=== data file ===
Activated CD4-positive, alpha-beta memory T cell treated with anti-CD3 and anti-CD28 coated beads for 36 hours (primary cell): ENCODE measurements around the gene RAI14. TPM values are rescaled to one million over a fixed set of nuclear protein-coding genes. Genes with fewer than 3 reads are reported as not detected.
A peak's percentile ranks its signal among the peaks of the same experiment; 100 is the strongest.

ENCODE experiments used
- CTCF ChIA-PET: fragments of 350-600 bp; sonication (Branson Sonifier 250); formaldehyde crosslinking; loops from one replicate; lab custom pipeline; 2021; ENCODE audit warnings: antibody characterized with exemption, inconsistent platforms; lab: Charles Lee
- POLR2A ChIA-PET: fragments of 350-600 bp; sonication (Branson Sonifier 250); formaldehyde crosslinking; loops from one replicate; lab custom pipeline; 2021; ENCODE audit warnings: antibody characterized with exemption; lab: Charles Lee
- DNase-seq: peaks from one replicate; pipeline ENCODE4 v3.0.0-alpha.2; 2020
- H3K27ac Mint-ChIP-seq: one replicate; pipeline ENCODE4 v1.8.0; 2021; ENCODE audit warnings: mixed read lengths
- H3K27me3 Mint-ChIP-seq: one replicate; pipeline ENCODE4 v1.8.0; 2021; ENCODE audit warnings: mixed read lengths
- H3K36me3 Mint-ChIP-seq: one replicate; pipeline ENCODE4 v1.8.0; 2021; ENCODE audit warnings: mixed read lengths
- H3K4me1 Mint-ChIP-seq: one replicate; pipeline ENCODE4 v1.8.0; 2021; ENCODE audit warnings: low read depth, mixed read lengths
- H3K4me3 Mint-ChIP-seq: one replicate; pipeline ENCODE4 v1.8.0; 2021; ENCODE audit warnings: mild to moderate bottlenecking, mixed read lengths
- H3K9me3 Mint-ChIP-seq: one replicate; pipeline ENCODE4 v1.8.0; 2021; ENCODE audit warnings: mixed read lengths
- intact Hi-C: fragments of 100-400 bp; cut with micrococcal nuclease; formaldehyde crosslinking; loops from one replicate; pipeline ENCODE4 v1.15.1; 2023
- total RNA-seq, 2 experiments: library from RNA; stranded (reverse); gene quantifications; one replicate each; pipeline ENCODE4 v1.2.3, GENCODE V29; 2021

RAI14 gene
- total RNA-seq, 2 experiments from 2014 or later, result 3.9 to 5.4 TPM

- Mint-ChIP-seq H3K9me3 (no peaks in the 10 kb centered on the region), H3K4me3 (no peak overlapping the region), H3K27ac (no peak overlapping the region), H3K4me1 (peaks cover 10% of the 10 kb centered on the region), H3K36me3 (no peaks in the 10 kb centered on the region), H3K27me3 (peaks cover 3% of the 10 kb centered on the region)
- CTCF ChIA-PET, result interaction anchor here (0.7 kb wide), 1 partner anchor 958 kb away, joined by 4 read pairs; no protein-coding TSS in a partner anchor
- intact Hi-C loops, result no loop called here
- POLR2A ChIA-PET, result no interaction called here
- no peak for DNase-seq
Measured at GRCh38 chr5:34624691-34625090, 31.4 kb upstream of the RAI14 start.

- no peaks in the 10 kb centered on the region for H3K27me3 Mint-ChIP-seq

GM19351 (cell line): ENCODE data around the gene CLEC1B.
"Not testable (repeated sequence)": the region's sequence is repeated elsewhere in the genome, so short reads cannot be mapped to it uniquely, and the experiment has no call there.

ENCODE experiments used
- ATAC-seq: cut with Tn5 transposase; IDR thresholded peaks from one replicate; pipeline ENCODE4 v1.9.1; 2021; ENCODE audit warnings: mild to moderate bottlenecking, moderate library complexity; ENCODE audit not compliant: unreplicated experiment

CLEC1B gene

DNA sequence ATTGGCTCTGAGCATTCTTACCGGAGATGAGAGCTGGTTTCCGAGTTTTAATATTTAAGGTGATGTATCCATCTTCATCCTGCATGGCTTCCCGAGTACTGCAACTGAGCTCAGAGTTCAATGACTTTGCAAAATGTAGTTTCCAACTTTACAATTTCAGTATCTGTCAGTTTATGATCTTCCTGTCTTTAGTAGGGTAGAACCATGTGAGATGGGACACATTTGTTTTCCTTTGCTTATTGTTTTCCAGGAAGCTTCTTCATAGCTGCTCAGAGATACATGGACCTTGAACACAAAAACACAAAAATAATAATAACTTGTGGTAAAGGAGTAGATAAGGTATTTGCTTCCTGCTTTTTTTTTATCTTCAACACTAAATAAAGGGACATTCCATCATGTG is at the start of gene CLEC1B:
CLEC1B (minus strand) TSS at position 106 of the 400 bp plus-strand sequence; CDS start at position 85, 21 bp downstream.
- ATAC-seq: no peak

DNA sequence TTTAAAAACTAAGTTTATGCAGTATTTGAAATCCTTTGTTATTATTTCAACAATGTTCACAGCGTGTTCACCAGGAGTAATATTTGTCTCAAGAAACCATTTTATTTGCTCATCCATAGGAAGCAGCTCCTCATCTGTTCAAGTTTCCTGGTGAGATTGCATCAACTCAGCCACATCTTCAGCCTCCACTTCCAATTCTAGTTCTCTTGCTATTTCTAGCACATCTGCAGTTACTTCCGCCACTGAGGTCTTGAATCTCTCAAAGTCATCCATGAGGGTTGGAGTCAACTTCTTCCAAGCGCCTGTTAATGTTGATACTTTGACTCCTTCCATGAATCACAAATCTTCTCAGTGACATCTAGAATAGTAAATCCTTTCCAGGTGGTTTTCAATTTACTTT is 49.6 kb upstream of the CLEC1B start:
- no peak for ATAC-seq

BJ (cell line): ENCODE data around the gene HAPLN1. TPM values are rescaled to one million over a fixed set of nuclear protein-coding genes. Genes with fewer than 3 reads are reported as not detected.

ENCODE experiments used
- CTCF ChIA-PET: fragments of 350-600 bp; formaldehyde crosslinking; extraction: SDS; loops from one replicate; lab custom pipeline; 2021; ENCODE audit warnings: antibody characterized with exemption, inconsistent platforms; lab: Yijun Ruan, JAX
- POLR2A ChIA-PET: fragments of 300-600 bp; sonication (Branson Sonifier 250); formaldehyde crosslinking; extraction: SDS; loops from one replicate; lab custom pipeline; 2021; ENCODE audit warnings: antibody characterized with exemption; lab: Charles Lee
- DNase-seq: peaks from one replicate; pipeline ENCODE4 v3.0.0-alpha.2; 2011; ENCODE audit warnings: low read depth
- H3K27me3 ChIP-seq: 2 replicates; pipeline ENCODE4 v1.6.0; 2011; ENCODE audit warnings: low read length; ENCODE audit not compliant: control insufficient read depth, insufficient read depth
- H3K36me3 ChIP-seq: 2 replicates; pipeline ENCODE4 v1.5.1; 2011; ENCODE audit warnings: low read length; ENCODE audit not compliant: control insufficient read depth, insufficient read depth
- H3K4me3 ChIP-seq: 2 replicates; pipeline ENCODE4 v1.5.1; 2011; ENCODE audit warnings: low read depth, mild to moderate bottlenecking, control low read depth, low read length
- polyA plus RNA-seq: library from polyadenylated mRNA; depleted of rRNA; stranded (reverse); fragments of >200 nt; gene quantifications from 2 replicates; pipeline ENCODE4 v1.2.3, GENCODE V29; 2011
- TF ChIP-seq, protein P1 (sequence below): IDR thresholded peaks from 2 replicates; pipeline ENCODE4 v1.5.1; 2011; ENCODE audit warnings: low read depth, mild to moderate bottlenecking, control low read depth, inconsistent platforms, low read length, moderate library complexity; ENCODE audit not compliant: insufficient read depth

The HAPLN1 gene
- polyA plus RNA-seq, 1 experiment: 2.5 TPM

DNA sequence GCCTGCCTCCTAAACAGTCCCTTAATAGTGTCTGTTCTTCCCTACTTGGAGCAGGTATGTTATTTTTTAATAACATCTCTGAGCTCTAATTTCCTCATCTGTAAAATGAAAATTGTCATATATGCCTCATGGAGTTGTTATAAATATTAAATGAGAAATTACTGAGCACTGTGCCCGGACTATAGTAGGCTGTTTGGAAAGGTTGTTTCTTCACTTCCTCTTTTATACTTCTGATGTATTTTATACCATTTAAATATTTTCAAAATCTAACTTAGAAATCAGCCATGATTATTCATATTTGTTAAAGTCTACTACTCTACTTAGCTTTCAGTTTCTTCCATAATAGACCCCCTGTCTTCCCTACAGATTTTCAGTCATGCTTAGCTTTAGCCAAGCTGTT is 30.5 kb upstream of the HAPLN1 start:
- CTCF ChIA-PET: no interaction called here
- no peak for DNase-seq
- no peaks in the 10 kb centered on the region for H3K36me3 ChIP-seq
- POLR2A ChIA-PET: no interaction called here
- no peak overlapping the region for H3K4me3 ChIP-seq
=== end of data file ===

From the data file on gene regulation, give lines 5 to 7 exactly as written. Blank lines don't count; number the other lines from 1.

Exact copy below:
- POLR2A ChIA-PET: fragments of 350-600 bp; sonication (Branson Sonifier 250); formaldehyde crosslinking; loops from one replicate; lab custom pipeline; 2021; ENCODE audit warnings: antibody characterized with exemption; lab: Charles Lee
- DNase-seq: peaks from one replicate; pipeline ENCODE4 v3.0.0-alpha.2; 2020
- H3K27ac Mint-ChIP-seq: one replicate; pipeline ENCODE4 v1.8.0; 2021; ENCODE audit warnings: mixed read lengths